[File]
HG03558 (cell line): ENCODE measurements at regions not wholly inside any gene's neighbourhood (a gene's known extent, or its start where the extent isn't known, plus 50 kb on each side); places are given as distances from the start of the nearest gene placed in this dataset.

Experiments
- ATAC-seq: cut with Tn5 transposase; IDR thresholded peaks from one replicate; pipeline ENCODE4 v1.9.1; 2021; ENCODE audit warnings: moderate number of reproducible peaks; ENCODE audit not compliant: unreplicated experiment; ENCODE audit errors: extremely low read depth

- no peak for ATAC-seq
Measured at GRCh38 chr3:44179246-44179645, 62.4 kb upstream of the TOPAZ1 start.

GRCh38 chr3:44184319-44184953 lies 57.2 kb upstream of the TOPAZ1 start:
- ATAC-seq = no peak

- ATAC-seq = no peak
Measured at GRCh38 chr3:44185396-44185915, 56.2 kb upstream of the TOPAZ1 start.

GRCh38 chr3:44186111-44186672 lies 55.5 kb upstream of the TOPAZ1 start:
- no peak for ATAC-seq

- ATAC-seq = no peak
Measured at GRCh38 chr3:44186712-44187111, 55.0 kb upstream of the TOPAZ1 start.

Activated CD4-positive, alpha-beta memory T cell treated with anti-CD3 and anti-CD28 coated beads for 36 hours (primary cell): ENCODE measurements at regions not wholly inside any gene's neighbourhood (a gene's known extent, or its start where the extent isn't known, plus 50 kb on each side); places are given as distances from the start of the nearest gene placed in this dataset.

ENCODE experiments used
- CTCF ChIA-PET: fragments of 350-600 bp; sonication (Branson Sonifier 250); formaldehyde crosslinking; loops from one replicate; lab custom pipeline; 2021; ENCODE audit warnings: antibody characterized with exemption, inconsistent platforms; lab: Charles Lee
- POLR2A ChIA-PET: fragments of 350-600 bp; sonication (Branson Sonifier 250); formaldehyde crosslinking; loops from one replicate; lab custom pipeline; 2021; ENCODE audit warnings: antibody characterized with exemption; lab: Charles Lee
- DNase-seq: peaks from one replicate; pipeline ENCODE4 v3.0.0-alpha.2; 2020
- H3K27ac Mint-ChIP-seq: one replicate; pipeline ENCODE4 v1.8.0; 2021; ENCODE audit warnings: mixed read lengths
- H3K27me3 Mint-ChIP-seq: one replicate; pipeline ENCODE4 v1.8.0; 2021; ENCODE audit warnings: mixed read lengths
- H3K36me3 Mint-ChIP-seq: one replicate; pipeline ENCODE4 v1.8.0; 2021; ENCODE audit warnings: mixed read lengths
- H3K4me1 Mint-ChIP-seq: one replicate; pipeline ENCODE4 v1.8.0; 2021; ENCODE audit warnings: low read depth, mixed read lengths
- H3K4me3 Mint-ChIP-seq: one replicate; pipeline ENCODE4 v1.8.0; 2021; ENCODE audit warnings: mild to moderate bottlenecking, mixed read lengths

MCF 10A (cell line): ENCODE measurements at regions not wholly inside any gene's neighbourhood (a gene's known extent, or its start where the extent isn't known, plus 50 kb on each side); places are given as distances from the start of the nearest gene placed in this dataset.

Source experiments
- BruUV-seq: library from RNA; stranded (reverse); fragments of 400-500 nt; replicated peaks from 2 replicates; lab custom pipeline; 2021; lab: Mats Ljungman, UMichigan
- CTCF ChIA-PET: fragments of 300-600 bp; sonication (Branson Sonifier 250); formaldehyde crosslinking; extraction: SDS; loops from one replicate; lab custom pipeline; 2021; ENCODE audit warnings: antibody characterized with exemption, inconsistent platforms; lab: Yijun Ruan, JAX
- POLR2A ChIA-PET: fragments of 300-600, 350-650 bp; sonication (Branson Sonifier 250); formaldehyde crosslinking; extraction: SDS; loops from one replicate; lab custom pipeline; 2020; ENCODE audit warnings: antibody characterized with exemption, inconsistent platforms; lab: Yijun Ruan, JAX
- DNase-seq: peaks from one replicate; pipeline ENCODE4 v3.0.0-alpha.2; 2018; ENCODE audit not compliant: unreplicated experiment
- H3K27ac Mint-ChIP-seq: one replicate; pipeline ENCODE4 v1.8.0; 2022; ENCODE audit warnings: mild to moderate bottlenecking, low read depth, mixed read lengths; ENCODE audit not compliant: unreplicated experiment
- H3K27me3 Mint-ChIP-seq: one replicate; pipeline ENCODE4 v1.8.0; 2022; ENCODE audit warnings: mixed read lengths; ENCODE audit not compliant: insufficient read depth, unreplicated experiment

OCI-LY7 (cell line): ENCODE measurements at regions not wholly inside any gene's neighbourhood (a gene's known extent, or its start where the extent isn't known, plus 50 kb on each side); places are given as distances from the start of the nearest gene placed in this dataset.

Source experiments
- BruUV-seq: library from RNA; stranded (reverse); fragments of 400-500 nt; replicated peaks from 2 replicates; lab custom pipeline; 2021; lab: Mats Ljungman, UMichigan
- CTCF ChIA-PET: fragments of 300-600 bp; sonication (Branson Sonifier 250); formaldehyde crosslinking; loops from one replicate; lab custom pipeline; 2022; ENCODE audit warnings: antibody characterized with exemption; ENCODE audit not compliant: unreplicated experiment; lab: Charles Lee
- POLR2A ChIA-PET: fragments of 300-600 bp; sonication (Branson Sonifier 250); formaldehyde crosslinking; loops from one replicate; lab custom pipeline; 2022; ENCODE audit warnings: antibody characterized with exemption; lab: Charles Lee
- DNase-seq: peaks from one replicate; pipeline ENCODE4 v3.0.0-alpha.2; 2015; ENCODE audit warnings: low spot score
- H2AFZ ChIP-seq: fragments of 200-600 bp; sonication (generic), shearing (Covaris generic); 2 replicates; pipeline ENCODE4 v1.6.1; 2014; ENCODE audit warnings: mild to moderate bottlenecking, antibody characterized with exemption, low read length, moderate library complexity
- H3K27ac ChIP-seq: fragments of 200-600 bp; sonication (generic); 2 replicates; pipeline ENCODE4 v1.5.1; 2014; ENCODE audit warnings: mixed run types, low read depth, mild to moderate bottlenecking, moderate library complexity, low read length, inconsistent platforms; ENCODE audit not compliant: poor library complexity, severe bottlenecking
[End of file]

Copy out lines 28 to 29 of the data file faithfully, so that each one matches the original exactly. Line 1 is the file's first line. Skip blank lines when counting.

- POLR2A ChIA-PET: fragments of 300-600, 350-650 bp; sonication (Branson Sonifier 250); formaldehyde crosslinking; extraction: SDS; loops from one replicate; lab custom pipeline; 2020; ENCODE audit warnings: antibody characterized with exemption, inconsistent platforms; lab: Yijun Ruan, JAX
- DNase-seq: peaks from one replicate; pipeline ENCODE4 v3.0.0-alpha.2; 2018; ENCODE audit not compliant: unreplicated experiment